Public Notice & Transparency

Yesterday the PTAB announced an update to its Standard Operating Procedure (SOP 1). The update explains how judges are paneled, recused, and staffed on a given case. This latest revision aligns with recently updated Paneling Guidance, Standard Operating Procedure 4, and Director Review procedures. In other words, this SOP is just

Post-Amgen Claiming Techniques in Focus

Last year’s landmark decision in Amgen V. Sanofi emphasized that “the more a party claims, the broader the monopoly it demands, the more it must enable.” That is, particularly when claiming a broad genus of antibodies, the specification cannot be a research assignment to engage in trial and error as to the recited claim scope.

Since that time and perhaps dealing with inadequate specifications filed prior to Amgen, prosecutors have considered whether fallback claiming techniques such as Jepson format claiming or mean-plus-function formatted claims can at least secure some protection in the case where broader claims fail.

The USPTO is now committed to providing clarity on these topics in In re Xencor.Continue Reading USPTO Appeals Panel to Clarify Antibody Claiming in MPF & Jepson Format

Latent OTDP Issues & Litigation

The Federal Circuit’s decision in In re Cellect clarified that patenting obvious variants of the same invention across multiple patents—Obvious-Type Double Patenting (OTDP)—can result in the elimination/reduction of Patent Term Adjustment (PTA). OTDP was fatal to the challenged Cellect patents given the expiration of the reference patent. This was because a terminal disclaimer to remedy OTDP is not possible after expiration. Earlier this year I explained ways to proactively insulate a patent portfolio from potential Cellect vulnerabilities.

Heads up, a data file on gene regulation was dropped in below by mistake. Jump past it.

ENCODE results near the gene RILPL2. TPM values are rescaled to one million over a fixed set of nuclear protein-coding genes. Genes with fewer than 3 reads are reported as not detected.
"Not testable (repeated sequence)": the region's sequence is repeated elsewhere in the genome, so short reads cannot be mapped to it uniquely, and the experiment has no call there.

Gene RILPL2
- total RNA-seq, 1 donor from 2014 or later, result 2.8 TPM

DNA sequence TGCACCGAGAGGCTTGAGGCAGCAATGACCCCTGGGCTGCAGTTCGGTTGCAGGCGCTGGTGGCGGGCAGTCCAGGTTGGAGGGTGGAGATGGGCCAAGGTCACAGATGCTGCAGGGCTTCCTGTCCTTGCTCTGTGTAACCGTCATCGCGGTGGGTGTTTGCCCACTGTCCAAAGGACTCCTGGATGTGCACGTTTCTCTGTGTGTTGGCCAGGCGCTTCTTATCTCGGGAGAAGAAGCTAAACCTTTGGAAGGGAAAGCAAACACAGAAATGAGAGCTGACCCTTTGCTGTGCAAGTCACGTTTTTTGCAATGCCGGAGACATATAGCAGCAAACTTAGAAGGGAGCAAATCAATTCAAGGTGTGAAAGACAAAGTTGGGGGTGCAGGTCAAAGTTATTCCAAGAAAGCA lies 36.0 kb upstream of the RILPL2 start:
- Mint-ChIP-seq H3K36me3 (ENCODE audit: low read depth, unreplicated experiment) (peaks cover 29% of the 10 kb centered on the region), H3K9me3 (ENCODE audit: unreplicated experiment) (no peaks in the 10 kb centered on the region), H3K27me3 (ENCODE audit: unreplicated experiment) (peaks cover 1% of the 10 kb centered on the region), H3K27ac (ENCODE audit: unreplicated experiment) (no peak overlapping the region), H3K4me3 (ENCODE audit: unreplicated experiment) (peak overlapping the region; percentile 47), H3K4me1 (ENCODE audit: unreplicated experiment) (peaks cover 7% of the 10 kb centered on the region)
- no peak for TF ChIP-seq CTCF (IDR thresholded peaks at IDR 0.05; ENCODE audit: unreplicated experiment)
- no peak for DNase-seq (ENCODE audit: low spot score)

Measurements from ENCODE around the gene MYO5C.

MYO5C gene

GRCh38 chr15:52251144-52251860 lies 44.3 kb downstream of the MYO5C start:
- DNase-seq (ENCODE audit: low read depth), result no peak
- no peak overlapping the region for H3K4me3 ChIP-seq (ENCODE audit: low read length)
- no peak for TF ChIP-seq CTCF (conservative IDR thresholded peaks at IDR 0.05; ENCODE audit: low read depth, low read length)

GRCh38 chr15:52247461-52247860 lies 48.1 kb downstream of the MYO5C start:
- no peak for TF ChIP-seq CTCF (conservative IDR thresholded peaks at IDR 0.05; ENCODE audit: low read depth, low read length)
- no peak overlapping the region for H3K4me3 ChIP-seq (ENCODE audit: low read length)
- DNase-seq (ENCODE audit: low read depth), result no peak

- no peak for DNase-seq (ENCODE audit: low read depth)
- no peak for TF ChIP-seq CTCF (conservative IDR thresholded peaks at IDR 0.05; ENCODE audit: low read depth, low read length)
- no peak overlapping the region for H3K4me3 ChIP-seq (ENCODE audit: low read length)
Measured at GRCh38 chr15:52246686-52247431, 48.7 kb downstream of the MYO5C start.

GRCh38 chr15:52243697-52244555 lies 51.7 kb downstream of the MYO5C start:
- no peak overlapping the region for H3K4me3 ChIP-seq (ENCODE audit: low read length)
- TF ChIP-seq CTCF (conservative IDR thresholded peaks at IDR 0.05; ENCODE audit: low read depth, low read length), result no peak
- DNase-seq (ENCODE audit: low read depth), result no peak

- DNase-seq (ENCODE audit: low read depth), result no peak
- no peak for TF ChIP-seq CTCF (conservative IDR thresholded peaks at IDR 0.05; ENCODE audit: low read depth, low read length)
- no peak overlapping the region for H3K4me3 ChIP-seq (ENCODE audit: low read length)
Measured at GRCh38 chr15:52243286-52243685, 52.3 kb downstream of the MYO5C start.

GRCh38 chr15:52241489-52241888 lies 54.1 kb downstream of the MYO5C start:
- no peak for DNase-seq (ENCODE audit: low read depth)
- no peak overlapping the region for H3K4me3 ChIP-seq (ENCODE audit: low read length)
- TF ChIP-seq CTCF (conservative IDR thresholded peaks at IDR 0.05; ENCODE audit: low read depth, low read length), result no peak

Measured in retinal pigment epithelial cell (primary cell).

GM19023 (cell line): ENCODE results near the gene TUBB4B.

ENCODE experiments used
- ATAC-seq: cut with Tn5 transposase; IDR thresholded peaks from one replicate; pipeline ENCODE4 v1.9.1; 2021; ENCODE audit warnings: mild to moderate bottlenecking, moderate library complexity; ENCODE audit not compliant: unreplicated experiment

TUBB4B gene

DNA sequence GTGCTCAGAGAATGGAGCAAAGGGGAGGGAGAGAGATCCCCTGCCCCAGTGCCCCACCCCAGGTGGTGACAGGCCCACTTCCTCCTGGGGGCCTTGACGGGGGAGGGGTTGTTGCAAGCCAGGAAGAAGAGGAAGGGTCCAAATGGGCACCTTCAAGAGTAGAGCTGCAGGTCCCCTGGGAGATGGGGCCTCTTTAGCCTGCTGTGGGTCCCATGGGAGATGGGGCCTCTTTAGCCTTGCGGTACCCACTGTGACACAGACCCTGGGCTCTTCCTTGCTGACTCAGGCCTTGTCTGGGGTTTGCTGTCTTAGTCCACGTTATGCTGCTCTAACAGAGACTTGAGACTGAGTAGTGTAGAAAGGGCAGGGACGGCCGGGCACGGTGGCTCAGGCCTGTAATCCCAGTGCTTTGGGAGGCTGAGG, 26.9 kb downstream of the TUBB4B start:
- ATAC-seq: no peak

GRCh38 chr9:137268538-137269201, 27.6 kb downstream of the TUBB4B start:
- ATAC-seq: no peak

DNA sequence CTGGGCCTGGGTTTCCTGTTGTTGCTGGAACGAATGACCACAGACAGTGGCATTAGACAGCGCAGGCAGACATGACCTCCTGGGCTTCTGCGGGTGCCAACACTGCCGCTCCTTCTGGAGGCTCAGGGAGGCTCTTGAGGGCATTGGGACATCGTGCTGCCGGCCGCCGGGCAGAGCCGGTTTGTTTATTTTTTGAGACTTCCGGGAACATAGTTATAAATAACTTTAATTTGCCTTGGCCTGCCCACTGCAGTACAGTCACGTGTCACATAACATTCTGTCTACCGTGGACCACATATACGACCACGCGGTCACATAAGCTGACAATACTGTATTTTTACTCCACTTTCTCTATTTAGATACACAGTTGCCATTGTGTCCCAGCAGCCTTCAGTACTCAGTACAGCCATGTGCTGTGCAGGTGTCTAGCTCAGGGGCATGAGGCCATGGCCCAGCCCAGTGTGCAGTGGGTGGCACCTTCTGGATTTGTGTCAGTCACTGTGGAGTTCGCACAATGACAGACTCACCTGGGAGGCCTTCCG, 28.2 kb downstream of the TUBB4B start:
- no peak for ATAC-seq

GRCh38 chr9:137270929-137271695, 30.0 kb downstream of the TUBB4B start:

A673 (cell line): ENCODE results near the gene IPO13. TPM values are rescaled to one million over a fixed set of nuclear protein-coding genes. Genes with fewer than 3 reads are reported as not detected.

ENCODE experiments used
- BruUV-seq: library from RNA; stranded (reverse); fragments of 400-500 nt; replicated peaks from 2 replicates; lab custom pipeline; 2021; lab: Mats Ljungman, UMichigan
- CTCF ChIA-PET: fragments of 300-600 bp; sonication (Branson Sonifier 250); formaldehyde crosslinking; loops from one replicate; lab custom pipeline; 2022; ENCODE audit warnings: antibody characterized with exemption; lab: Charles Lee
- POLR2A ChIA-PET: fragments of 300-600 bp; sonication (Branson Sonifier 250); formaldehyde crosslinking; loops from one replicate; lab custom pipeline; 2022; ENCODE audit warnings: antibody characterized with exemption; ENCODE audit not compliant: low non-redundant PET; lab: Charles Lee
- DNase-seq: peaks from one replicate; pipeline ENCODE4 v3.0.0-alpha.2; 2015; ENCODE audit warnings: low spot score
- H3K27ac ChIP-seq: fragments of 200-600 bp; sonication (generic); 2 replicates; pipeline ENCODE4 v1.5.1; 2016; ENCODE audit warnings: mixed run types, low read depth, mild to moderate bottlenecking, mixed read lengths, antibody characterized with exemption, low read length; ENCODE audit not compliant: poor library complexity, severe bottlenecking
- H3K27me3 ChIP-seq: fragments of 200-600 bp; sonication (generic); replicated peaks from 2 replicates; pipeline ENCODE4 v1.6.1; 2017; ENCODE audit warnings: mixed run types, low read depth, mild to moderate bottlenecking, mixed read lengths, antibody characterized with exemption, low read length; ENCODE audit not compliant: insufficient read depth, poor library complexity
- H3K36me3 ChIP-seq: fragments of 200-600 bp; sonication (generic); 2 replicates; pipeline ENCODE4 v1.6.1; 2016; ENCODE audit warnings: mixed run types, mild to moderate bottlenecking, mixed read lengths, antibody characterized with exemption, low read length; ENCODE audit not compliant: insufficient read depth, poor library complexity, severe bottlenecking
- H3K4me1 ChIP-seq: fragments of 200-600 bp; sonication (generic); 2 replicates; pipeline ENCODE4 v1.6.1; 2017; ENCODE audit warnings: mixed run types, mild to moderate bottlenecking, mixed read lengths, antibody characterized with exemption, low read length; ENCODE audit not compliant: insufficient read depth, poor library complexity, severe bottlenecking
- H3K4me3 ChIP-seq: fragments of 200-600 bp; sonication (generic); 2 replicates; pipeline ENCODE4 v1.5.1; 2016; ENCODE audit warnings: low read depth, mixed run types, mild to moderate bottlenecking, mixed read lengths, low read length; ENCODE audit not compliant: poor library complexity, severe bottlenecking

For patent owners facing newly invigorated OTDP attacks in litigation, and where a terminal disclaimer can still be filed, the potential loss of significant PTA creates a strategic quandary.

A terminal disclaimer cannot be withdrawn once filed. So, if a patent owner simply files a terminal disclaimer to moot the OTDP challenge, years of additional patent term (PTA) may be unnecessarily surrendered where the patent owner might have won. But, if the patent owner loses on OTDP without a terminal disclaimer on file, the patent is invalidated.

Recently a patent owner attempted to resolve this quandary with a contingent terminal disclaimer.Continue Reading Contingent Terminal Disclaimers?

Claim Overlap Can be a Landmine for the Uninformed

Earlier this week the Federal Circuit decided In re Cellect, LLC, affirming the PTAB’s cancellation of claims for obviousness-type double patenting (ODP) over reference claims from earlier expiring patents in the same family in which differences in expiration dates were due solely to patent term adjustment (PTA).

For those in the SEP and Bio/pharma spaces, this is a call to action.Continue Reading Building Patent Portfolios – Post Cellect

Word Count Fees, Inflationary Bump, & Director Review